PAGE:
Learn about the Greek Orthodox Easter traditions and meet acclaimed cook-book author and one of the leading authorities on the Greek diet, Diane Kochilas. Ms. Kochilas will talk about the benefits of the Greek Diet and how to incorporate Greek products into your own dietary regimen. Joining Diane will be representatives of the distinguished food retailer Dean & Deluca who will highlight their Greek food products which include 18 authentic products from Navarino Icons' small producers in Messinia, Greece.In collaboration with Costa Navarino a prime, sustainable destination in the Mediterranean, located in the Greek historic region of Messinia in the southwest Peloponnese. Thurs. Apr. 5, 2012 @6:30-8:30pmAt The Embassy of Greece2217 Massachusetts Ave, NWWashington, DC. RSVP: email@example.com
Thursday, March 22, 2012
Friday, March 16, 2012
Some highlights include the idyllic village of Agios Prodromos, known for its meat delicacies, as well as the mountain town of Taxiarchis, home to Byzantine-era montasteries. The most-visited spot, however, is Stageira, the birthplace of the philosopher Aristotle and an important city of the Classical period. At Stageira, there is an exceptional archeological site, which features an acropolis, remains of fortifications, an ancient temple, and remnants of Classical and Hellenistic period homes. Legend also has it that it is also the final resting place of Aristotle himself.
Source: Greek News Agenda
Wednesday, March 14, 2012
The exhibition was sponsored by the Stavros Niarchos Foundation and the Hagop Kavorkian Fund. It features pieces from the collections of both the Metropolitan Museum and the Benaki Museum, as well as works on loan from institutions in North America, Europe, and the Middle East.
Source: Greek News Agenda
Monday, March 12, 2012
Tuesday, February 28, 2012
Monday, February 27, 2012
March 6, 2012 1:00pm-2:00pm at the Woodrow Wilson Center (Ronald Reagan Building and International Trade Center, One Woodrow Wilson Plaza, 1300 Pennsylvania Avenue NW, Washington D.C.)For more information and to RSVP, please contact: European.firstname.lastname@example.org
"Documentary History of Greece (1945-1951), Truman Doctrine and Marshall Plan" Book presentation in the form of a panel discussion of Fotini Tomai, Head of the Historical and Archives Service, Ministry of Foreign Affairs of Greece and Professor Thanos Veremis, coordinated by Dr. James G. Hershberg, professor of History at George Washington University.
Thursday, March 8, 2012 4:00pm-5:30pm at the Capitol Building (Woodrow Wilson Center, 4th floor, Ronald Reagan Building and International Trade Center, One Woodrow Wilson Plaza, 1300 Pennsylvania Avenue, NW, Washington, D.C.) For more information and to RSVP, please contact: European.email@example.com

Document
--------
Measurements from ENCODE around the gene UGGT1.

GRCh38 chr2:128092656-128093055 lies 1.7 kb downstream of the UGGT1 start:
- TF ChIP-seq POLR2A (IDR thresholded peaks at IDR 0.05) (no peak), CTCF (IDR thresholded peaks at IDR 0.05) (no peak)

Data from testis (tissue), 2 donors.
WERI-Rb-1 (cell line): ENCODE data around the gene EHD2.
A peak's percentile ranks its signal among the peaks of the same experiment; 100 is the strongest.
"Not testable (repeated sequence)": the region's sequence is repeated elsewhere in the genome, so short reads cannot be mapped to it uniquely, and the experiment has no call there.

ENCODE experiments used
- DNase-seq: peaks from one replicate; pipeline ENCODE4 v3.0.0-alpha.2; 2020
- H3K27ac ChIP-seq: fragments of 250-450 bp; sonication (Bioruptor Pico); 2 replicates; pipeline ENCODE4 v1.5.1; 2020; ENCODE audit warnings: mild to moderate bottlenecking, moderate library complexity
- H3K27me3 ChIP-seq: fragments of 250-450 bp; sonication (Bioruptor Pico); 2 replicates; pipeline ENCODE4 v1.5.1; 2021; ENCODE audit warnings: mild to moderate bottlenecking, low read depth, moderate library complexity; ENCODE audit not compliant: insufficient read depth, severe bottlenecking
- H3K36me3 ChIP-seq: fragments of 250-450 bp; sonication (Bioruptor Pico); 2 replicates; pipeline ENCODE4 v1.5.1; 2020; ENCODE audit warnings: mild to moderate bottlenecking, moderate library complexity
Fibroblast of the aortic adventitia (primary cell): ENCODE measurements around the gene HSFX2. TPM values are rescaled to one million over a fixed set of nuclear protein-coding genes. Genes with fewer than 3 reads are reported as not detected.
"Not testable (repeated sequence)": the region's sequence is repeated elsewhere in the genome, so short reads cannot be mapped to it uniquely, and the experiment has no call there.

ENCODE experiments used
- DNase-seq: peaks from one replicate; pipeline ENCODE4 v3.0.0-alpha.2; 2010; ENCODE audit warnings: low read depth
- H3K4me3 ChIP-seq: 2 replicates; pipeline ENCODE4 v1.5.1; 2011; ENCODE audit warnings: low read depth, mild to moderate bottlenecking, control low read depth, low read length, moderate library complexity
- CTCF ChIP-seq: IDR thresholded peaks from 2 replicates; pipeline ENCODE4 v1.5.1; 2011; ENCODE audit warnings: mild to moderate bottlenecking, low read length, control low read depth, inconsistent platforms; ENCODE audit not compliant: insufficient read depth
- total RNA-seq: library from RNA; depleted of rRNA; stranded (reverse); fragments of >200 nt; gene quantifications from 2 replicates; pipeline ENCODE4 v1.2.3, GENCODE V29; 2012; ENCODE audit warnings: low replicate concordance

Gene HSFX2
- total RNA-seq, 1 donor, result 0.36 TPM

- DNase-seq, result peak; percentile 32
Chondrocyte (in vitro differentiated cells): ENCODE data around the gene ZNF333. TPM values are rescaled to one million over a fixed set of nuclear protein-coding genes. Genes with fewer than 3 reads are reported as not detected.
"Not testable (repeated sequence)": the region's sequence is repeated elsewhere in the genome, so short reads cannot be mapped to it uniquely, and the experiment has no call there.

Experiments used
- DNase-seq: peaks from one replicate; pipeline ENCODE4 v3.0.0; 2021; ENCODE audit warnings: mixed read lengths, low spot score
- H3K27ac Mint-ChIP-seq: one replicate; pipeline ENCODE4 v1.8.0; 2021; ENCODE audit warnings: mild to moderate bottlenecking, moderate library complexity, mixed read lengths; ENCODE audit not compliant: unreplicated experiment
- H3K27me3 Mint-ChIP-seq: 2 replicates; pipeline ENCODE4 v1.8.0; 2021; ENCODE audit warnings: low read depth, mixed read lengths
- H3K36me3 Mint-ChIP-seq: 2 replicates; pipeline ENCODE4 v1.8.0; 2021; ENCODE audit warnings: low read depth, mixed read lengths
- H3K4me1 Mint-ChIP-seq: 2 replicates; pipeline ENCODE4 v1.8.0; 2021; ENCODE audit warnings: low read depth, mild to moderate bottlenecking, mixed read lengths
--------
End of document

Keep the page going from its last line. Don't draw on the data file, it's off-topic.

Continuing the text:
Carnival festivities are not limited to Kozani, however. The Patras Carnival is a world-famous celebration which involves parades, masquerade parties, and children's events. Food, music, and dancing for the two weeks of Apokries help Greeks to prepare for the forty days of fasting and somber anticipation of Easter.
Source: The Greek News Agenda
Thursday, January 26, 2012
Angelopoulos was born in Athens in 1935. He studied Law at the Athens University, and at the beginning of the ‘60s he moved to France where he followed courses in ethnography and studied film at the Institute of Advanced Cinematographic Studies in Paris. Upon returning to Greece, he initially worked as a film critic and in 1970 he completed his first feature film Anaparastassi(Reconstruction).
His next three films make up a trilogy on the history of contemporary Greece:Meres tou ’36 (Days of '36, 1972), O Thiassos (Travelling Players, 1975) and Oi Kynighoi (The Hunters, 1977), followeed by Megalexandros in 1980. With these films some of the thematic and stylistic constants of Angelopoulos' cinema were established - the weight of history, a clinical examination of power, a Brechtian theatricality, wherein the individual has no importance with respect to the group, a rejection of conventional narration in favour of an intentionally broken one, in which stationary cameras and sequence-length shots create an alternative sense of time.
Taxidi sta Kithira (Voyage to Cythera), in 1984, won the Cannes Festival International Critics’ Award for best screenplay, followed by O Melissokomos(The Beekeeper), in 1986, starring Marcello Mastroianni. With Topio stin Omichli (Landscape in the Mist) in 1988 he won the Silver Lion at the Venice Mostra.
The Culture and Tourism ministry and the Thessaloniki Cinema Festival will establish an International "Theodoros Angelopoulos" Award in memory of the Greek film director, according to an announcement by the ministry. The award will be given every November in the framework of the Thessaloniki International Film Festival.
The Embassy of Greece and the National Gallery of Art in Washington, have presented a Tribute to Angelopoulos with the title: “Theo Angelopoulos: History and Myths” in 2006 and the PANORAMA OF GREEK CINEMA will continue the screening of his films in the future. (Last screening was: “Ulysses’ Gaze”).
News of Angelopoulos' death has been publicized in various international newspapers. Click the below links to read more about this prolific and inspiring Greek director: